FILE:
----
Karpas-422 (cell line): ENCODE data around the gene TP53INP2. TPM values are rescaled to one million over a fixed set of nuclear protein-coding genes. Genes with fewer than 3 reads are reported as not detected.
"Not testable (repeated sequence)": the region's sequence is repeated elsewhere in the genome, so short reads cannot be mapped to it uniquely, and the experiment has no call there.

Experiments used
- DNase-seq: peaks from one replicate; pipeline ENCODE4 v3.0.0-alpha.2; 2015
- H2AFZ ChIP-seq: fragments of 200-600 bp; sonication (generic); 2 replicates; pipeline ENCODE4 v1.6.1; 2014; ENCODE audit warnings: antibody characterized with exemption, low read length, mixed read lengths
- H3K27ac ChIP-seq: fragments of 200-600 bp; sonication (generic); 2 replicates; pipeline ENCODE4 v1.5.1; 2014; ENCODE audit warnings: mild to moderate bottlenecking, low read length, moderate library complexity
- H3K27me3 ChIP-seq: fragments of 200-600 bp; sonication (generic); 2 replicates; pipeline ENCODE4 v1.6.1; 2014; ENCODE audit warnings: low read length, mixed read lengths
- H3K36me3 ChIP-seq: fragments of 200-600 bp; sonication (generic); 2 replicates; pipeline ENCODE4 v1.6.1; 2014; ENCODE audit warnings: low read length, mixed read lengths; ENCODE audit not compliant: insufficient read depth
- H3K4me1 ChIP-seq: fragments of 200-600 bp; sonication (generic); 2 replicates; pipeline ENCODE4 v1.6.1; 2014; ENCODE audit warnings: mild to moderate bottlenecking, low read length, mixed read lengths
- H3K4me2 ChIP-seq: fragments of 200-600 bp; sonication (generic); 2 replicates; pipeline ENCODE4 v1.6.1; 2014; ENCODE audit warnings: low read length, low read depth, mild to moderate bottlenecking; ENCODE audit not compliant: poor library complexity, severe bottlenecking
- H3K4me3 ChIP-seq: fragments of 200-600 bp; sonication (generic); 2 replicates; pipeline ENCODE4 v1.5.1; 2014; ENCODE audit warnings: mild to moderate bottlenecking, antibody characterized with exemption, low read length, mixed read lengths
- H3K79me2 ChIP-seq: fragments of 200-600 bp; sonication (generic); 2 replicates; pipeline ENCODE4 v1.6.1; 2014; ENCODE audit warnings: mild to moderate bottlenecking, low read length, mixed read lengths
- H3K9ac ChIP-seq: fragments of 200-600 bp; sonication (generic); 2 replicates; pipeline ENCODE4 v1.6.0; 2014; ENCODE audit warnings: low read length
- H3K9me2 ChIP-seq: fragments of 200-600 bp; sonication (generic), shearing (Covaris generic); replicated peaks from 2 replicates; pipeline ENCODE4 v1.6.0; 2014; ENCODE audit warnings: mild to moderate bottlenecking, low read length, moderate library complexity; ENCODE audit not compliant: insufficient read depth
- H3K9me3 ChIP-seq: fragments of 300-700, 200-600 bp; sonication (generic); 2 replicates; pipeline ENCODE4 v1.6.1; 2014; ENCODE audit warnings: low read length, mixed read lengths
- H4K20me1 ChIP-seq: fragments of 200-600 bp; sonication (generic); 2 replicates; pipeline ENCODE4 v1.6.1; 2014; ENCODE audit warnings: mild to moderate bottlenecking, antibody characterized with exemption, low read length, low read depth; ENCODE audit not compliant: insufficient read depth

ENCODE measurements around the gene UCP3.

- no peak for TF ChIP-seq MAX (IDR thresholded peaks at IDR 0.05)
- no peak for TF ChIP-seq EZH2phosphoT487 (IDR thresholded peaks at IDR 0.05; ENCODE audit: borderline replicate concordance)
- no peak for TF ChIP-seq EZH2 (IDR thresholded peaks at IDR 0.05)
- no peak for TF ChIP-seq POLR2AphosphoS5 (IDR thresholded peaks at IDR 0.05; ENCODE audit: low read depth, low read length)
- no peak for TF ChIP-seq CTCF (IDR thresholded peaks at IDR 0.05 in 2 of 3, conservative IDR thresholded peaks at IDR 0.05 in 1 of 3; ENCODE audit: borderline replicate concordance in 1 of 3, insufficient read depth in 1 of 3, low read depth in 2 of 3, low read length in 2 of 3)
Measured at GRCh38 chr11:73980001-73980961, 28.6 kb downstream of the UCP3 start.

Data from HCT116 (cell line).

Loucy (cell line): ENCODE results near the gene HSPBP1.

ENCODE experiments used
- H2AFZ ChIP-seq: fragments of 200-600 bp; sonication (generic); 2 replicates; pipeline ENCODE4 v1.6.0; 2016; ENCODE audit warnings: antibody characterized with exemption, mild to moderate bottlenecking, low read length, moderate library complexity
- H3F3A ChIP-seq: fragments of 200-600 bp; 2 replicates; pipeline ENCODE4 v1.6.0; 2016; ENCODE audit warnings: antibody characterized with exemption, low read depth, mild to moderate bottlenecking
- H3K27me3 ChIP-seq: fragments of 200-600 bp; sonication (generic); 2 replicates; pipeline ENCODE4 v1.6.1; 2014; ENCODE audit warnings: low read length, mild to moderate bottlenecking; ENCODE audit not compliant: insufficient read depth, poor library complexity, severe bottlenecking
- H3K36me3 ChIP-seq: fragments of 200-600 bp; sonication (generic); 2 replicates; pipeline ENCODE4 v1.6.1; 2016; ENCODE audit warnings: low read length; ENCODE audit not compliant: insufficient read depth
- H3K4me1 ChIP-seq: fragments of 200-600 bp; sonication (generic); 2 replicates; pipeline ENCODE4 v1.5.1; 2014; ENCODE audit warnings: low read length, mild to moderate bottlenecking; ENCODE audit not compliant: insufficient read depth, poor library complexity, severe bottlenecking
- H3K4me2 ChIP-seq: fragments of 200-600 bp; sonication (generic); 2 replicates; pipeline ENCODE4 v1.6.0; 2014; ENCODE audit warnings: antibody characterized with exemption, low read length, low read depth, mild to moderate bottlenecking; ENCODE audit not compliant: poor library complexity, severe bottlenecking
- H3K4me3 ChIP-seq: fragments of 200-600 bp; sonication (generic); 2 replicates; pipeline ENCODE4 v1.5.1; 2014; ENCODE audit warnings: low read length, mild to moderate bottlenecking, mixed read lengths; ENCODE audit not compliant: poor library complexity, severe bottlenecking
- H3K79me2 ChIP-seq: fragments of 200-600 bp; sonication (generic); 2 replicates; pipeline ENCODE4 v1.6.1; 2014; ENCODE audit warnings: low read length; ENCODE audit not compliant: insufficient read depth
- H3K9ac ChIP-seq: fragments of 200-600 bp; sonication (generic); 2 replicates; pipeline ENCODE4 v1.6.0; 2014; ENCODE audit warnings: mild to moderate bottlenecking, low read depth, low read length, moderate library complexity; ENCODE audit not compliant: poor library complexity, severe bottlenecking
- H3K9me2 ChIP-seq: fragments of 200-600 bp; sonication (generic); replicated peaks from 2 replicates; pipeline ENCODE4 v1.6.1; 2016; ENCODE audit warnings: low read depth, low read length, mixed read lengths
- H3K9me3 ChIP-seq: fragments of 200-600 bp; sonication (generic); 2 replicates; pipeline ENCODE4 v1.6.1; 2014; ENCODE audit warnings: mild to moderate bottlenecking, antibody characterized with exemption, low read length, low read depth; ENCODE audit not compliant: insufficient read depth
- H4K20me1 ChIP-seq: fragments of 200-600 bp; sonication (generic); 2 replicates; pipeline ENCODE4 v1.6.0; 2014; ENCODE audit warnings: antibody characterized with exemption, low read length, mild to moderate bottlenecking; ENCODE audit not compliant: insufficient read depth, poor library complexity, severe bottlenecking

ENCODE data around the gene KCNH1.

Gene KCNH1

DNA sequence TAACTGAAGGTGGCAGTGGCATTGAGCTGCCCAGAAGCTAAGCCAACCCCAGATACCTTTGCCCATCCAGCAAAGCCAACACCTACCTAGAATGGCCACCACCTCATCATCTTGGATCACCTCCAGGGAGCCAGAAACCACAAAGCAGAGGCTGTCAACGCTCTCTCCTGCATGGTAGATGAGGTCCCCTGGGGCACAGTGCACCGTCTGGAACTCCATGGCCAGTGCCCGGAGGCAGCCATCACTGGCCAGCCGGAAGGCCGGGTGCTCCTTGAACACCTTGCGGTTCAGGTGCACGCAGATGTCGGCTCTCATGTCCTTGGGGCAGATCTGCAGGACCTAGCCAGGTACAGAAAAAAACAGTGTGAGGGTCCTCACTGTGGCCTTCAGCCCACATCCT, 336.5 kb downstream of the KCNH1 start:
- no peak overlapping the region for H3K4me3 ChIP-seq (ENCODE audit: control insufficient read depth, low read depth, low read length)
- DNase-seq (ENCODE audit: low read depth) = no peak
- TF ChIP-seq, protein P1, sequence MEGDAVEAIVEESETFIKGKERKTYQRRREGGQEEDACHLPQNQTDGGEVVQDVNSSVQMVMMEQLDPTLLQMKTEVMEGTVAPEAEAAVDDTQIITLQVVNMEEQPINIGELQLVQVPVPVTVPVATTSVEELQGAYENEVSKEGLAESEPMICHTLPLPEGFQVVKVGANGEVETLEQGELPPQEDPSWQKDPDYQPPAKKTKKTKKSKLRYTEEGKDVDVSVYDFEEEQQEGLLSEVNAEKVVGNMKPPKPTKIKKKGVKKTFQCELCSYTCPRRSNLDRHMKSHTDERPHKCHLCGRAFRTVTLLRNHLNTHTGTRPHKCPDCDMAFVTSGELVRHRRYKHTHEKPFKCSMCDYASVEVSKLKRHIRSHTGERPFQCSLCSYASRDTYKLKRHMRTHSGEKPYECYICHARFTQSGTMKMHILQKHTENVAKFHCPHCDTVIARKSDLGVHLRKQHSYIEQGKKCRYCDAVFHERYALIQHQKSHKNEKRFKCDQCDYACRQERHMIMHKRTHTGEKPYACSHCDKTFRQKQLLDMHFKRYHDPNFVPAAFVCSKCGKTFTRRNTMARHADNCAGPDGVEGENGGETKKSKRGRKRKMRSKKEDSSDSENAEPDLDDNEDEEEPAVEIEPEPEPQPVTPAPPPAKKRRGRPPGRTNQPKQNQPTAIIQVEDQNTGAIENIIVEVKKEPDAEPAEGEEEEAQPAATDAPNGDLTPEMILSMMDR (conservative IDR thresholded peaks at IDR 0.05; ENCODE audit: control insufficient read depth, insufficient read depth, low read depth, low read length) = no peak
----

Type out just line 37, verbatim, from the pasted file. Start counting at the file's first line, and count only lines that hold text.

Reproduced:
- H3K9me3 ChIP-seq: fragments of 200-600 bp; sonication (generic); 2 replicates; pipeline ENCODE4 v1.6.1; 2014; ENCODE audit warnings: mild to moderate bottlenecking, antibody characterized with exemption, low read length, low read depth; ENCODE audit not compliant: insufficient read depth